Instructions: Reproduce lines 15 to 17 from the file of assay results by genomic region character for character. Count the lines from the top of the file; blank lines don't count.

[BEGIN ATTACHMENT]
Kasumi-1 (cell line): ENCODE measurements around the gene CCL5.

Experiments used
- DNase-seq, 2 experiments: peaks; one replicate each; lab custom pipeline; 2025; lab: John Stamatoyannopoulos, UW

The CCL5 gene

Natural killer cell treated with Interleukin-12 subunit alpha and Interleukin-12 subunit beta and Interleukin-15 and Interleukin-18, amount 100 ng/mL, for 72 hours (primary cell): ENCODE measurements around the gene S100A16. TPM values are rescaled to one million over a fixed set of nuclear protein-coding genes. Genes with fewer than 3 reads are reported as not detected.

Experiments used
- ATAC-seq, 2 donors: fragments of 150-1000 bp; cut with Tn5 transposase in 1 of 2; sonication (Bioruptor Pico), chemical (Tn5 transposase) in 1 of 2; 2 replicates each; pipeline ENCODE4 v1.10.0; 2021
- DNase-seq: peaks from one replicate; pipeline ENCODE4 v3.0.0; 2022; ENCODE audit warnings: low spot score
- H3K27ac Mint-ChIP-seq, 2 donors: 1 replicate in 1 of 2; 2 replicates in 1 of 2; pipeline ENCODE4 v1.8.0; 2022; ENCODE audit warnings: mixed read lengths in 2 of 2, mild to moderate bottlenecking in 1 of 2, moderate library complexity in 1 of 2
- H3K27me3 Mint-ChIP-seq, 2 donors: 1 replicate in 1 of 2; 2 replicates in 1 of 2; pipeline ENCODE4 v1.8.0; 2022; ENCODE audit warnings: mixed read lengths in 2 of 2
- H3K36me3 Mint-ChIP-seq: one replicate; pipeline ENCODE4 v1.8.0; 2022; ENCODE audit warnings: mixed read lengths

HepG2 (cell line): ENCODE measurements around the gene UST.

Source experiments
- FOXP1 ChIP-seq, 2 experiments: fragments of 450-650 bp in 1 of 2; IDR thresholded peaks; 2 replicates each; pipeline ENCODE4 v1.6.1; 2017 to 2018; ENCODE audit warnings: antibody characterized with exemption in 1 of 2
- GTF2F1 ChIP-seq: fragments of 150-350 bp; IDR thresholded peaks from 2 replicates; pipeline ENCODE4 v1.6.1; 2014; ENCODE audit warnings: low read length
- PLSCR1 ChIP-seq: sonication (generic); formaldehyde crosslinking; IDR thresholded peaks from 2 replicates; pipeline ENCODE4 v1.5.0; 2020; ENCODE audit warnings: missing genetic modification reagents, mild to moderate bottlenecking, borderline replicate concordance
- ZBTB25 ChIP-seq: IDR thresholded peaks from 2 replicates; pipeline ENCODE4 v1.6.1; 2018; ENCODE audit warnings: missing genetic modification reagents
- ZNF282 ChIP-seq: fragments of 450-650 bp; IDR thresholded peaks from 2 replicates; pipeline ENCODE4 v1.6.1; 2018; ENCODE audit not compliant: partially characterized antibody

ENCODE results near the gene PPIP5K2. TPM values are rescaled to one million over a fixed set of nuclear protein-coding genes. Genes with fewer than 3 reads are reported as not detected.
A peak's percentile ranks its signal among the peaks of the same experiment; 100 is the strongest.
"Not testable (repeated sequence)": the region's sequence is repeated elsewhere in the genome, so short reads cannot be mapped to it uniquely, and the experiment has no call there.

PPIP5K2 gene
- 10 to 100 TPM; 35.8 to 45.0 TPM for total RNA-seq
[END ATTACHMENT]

- GTF2F1 ChIP-seq: fragments of 150-350 bp; IDR thresholded peaks from 2 replicates; pipeline ENCODE4 v1.6.1; 2014; ENCODE audit warnings: low read length
- PLSCR1 ChIP-seq: sonication (generic); formaldehyde crosslinking; IDR thresholded peaks from 2 replicates; pipeline ENCODE4 v1.5.0; 2020; ENCODE audit warnings: missing genetic modification reagents, mild to moderate bottlenecking, borderline replicate concordance
- ZBTB25 ChIP-seq: IDR thresholded peaks from 2 replicates; pipeline ENCODE4 v1.6.1; 2018; ENCODE audit warnings: missing genetic modification reagents